Thursday, 9 February 2012

Cerebral Visual Impairment CVI - A barrier to learning? Part Two

a. Human beings are bombarded constantly by sensory data. The CVI child has a greater difficulty in filtering visual input and cutting out what is not needed.

b. Present things visually in a sequence to the child, one by one, not at all at once.  Choice-making requires the skill of seeing and giving attention to several things at once. 

c. When a person cannot do this they have simultanagnosia, meaning the inability to see two things simultaneously. This may be related to what is sometimes called ‘neglect’.

d. Children up to four and a half cannot parallel process. Their brains can only cope with one piece of  visual input at one time. CVI children usually are developmentally delayed and their brains may  be operating at the level of a very young child.

The world we live in is a place of infinite variety. Daily we are battered by a constant barrage of sensory information; though we become so used to it we barely notice it. The same world however for a child with brain damage and visual impairment is a confusing place, filled with so much contradictory and conflicting data. So many things to distract the senses – sounds, pictures, smells, tastes ... For our CVI child this makes the world a very distracting place. It is difficult for them to concentrate when there is always something else to look at.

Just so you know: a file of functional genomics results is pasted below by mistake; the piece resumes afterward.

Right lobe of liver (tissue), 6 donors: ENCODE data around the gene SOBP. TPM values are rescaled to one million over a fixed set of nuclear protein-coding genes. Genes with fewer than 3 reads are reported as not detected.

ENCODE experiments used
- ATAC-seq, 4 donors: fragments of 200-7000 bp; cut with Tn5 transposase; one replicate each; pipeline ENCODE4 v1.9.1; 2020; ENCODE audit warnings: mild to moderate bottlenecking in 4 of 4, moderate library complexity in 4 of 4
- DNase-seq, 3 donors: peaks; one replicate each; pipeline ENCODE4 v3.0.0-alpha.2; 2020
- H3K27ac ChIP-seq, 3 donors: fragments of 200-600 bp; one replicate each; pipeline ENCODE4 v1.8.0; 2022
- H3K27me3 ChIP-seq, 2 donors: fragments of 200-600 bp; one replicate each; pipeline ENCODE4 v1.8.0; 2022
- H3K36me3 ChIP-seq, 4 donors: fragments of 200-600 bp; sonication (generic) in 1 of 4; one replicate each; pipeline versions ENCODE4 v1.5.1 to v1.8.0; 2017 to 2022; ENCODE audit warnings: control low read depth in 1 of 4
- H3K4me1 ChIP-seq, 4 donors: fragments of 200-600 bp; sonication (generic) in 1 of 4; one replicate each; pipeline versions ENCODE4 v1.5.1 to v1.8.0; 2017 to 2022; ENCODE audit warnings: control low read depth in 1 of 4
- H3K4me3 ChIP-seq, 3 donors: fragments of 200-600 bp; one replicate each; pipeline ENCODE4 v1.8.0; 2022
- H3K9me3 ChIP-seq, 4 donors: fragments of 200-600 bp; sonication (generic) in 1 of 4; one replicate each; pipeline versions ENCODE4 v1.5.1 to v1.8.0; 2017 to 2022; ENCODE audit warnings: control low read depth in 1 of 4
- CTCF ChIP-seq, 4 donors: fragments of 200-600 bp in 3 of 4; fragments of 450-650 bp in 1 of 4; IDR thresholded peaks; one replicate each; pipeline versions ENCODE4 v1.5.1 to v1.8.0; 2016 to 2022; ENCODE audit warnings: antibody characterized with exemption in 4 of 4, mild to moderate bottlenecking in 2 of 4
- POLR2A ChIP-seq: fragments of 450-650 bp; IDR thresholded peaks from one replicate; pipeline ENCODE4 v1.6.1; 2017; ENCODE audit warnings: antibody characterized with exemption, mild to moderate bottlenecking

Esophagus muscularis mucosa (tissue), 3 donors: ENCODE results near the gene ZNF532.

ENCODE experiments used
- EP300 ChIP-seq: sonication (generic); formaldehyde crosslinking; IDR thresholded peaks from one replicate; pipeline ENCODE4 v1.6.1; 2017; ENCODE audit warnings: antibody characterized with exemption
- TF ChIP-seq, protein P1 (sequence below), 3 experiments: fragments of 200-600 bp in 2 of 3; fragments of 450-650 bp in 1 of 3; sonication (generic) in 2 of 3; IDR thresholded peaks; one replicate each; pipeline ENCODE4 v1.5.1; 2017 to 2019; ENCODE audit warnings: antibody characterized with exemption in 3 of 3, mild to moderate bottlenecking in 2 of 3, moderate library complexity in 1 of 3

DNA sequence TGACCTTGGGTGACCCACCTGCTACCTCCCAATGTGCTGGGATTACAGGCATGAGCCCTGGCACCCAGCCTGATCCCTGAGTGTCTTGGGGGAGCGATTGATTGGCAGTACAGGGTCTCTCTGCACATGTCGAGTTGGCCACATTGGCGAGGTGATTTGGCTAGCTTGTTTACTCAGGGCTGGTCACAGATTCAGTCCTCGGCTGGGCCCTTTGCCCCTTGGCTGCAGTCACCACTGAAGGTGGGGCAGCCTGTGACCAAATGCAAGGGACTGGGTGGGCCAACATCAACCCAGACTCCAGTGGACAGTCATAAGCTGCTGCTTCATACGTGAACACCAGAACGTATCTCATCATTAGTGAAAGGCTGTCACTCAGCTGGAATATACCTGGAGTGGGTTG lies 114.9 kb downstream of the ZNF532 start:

If we could only cut out what we don’t want our child to notice and only let them see what we do then we will make it easier for them to pay attention.

So that is precisely our challenge: what we have to do is present one thing, one toy to our child at a time. In other words everything has to be sequential, showing the child one thing after another rather than two or more things at once. Show a picture but only one picture at a time to your child. And the one picture must have only one element in it and a plain background. Don’t show two toys at once or it will only confuse him. Children with CVI have problems making choices. Have you noticed that? And yet we professionals so often put it in the child’s individual education plan: ‘develop choice-making skills’. But they can’t. How can you make a choice if you can only see one thing in front of you (the problem for so many CVI children)? Do not expect your child to make choices if he is not ready. And he is most probably not ready to make choices just yet. It is enough to show your child one toy, point to it and say, do you want this, instead of showing two and saying, which one do you want?